© St. Petersburg Times, published September 14, 2001
MEXICO CITY -- New York's tragedy became the world's when terrorists slammed hijacked airplanes into the World Trade Center, where thousands of foreigners work or visit every day.
By Thursday, from China to Mexico, tens of thousands of anxious relatives had swamped offices and telephone hot lines set up by their governments to gather information on their citizens.
The heaviest foreign toll appeared to be borne by Britons.
"I understand that the number of confirmed British deaths is now approaching 100," Foreign Secretary Jack Straw said Thursday. "Although these ... cannot be anything but imprecise estimates, the total number of British deaths is unlikely to be less than the middle hundreds and maybe higher."
At least 50 Bangladeshis have been confirmed dead in the attacks. Government spokesman Safi Sami said many worked at restaurants in the towers.
About 100 Japanese nationals, including dozens of tourists, were unaccounted for. There were 31 Japanese companies with branch offices in the Trade Center towers, and at least 22 workers were among the missing.
Canadian officials said that two Canadian citizens died on the hijacked planes and that from 50 to 100 others were missing.
Nine Australians were confirmed dead, and another 85 were missing. "We have little doubt that we will need to brace ourselves for more," Defense Minister Peter Reith said.
Twenty-seven South Koreans, most of whom worked in the towers, were listed as missing.
At Mexico's presidential residence, operators working toll-free lines fielded 2,500 calls since Tuesday; 11 Mexicans are listed as missing.
Others missing included people from China, Colombia, Switzerland, Italy and El Salvador.
In the town of Penuelas in southern Puerto Rico, Milagros Diaz was mourning the death of her daughter, 32-year-old secretary Lourdes Galleti Diaz, who was trapped in the north tower of the World Trade Center when the first plane hit.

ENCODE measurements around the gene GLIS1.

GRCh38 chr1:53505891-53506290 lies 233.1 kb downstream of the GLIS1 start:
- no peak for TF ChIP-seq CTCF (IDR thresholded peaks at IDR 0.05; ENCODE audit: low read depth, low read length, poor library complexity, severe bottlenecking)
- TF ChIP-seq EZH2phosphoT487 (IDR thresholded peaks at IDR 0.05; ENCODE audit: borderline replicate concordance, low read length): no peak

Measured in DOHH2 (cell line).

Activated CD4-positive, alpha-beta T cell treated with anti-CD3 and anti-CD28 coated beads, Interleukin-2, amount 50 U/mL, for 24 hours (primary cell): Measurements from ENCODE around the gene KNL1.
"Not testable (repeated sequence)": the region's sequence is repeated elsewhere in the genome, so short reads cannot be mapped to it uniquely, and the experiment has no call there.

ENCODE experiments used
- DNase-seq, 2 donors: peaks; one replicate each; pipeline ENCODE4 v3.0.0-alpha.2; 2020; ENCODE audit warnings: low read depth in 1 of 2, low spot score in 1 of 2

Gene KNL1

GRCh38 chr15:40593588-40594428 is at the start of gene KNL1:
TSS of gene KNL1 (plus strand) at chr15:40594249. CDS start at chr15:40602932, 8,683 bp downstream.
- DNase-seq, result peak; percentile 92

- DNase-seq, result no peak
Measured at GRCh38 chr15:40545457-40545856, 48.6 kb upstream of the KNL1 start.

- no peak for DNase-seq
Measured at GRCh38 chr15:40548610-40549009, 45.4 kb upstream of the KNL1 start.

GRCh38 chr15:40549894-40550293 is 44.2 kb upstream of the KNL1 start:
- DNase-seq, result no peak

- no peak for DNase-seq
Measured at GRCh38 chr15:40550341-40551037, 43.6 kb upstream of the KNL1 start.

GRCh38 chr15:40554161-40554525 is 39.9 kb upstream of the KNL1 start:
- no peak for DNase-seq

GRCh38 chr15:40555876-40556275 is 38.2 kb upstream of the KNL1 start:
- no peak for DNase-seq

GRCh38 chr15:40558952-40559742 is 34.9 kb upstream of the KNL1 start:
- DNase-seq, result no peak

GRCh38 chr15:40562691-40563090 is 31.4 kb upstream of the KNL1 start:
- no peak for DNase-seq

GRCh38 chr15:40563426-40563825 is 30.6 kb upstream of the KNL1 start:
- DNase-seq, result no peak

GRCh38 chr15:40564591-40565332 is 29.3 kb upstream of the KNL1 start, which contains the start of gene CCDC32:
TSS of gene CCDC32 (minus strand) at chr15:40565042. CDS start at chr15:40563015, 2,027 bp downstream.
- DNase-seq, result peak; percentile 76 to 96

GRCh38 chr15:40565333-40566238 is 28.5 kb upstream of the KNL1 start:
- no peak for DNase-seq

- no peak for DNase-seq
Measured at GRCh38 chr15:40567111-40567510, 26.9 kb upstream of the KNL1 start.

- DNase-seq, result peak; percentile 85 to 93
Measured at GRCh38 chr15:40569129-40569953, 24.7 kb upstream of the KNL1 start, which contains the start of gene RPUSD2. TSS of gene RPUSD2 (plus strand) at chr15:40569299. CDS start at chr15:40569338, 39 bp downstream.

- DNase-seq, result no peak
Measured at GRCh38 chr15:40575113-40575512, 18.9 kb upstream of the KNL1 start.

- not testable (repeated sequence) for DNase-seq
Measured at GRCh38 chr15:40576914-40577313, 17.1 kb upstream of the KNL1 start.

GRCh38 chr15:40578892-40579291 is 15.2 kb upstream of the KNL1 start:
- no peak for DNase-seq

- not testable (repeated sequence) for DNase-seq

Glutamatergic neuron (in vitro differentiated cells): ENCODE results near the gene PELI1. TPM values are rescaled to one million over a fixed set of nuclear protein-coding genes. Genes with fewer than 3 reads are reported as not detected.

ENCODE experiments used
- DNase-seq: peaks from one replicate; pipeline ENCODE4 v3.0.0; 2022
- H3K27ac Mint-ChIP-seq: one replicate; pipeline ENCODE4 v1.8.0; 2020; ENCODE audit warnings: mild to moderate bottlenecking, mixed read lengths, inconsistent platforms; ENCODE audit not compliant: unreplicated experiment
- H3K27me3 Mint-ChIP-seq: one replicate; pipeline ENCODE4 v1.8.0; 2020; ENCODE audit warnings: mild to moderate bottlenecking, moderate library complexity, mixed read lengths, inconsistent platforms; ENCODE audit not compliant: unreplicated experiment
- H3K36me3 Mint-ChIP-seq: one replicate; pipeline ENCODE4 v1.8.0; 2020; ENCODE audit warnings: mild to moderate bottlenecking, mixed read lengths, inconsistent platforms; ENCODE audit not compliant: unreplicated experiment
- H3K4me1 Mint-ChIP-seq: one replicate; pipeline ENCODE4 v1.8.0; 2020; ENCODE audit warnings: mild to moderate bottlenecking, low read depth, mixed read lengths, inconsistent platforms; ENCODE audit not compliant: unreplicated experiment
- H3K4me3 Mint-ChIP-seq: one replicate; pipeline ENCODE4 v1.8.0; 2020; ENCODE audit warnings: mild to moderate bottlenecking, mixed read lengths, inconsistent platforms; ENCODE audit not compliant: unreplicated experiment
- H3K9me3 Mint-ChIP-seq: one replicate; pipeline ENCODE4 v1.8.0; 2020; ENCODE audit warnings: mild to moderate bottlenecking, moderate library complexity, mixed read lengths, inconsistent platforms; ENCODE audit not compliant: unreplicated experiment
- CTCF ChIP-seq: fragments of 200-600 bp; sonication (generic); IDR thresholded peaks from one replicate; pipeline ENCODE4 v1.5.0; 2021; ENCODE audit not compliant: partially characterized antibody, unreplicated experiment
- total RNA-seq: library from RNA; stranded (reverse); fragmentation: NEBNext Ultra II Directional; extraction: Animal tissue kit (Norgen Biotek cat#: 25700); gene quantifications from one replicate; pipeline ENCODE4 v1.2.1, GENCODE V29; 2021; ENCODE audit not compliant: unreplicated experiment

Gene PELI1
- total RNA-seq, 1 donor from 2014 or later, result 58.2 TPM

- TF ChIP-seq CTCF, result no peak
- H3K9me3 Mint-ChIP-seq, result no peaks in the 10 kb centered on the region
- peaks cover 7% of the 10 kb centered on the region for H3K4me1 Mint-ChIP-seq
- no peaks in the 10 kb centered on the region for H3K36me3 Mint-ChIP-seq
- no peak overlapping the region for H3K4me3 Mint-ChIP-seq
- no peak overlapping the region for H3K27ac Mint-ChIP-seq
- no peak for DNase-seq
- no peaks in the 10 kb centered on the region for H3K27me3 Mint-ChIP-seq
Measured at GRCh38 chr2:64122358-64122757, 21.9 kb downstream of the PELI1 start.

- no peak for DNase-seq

For two days, Diaz had no word of her daughter, and she erected an altar in her home with photos, porcelain angels, flowers and candles. On Wednesday night, she said, her daughter's boss called to say he had spoken by phone to Galleti after the impact.
"At 8:55 a.m. he received the call from my daughter, who said, "We are burning, I'm burning, there is a lot of smoke. ... Help me. We need help. We can't get out.' "
An explosion was felt, and the call cut off, Diaz said.
Other families got good news.
Glenia Bardales, 15, of Honduras, described a call from her father, Armando Bardales, a pastry chef who was working in the Marriott at the World Trade Center when the first plane struck.
The 40-year-old Bardales called nine hours after the attack to say he escaped by breaking the glass in a second story window and jumping out.
"He said it felt like an earthquake," the teenager said, adding that he described running through smoke and falling glass, when a "body fell on the pavement in front of him."